“As Professor Heckman and I write this paper, what we want to see is that Top Five journals get de-emphasized in our discipline. But the point is not to move on to a new set of journals—say, Top 10 or Top 20—but to a different way of conducting matters, so that creativity is encouraged,” Moktan said.
Moktan finds it worrying that the Top Five have a “quality-independent” effect on a candidate’s likelihood of getting tenure, which means that a candidate whose portfolio contains Top Five publications has an edge over another who does not, even if their quality of research is controlled to be the same. Yet the paper contains empirical evidence that this may the case for many.
“It pays more [for a junior economist] to have a mediocre publication portfolio with T5 publications than an outstanding portfolio without any T5s,” the paper said.
Moktan thinks change is needed. He argues that senior economists should read papers themselves and form their own judgment on junior candidates. He also thinks that economists should encourage creative, long-term, and even risky (in the sense of potentially fruitless) research. For example, it may be a good place for economists to start by paying more attention to working papers, which are friendlier to new ideas that have yet to fully unfold into significant results.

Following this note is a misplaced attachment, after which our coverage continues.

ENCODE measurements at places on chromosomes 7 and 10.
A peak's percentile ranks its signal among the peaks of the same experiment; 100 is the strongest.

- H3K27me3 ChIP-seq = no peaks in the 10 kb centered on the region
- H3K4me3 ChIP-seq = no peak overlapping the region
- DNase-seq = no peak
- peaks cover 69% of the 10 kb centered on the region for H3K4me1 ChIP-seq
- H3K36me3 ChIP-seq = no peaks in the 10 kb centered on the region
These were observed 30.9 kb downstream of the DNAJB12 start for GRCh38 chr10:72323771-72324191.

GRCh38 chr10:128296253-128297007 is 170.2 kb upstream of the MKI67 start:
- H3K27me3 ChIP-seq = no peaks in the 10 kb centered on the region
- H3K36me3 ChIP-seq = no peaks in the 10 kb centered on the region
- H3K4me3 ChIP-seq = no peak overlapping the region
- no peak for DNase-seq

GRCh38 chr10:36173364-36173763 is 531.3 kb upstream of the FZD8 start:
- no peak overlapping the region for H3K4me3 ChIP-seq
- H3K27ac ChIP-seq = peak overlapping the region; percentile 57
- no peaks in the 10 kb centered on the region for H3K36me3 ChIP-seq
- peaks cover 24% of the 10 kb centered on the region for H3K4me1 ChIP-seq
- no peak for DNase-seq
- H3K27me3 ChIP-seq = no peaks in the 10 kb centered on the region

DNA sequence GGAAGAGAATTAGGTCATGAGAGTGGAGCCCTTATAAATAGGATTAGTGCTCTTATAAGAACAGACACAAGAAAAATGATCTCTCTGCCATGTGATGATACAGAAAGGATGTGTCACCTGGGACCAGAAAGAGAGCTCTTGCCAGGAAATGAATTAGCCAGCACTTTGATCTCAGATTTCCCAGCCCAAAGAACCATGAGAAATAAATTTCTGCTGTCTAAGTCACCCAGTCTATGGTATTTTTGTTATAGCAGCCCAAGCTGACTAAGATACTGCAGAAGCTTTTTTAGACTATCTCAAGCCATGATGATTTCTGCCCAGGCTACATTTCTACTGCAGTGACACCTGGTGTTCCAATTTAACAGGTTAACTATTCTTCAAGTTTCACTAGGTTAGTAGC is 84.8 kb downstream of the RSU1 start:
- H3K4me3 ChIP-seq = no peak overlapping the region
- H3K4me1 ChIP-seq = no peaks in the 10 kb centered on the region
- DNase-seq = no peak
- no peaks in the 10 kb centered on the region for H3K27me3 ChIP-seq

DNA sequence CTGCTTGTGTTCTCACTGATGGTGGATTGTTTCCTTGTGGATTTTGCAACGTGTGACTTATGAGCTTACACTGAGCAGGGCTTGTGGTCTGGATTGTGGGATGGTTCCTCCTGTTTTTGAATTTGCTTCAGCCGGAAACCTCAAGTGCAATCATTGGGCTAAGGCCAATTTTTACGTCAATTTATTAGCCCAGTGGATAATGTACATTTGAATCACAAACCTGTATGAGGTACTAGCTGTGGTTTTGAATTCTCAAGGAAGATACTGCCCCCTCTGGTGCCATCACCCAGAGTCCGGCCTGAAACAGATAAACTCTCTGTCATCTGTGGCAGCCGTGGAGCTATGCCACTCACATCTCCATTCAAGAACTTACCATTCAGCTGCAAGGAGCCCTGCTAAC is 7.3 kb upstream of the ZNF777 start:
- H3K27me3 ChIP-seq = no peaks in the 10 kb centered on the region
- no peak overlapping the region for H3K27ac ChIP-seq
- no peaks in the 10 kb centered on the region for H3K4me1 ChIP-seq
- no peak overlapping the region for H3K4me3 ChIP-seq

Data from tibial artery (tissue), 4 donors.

“At the end of the day, we are just publishing our own results. What should academia do to push for a change for the better? We would like to see it sparking a broad conversation,” Moktan said.
In an interview with The Maroon, the current Department of Economics Chair Robert Shimer agrees that publishing records in Top Five journals play a vital role in a young economist’s progress toward tenure. He says it is a prevalent practice among economics departments, especially outside of the top ones, to grade candidates using a numeric formula in the tenure process; those formulas usually place a heavy emphasis on the candidate’s Top Five publications.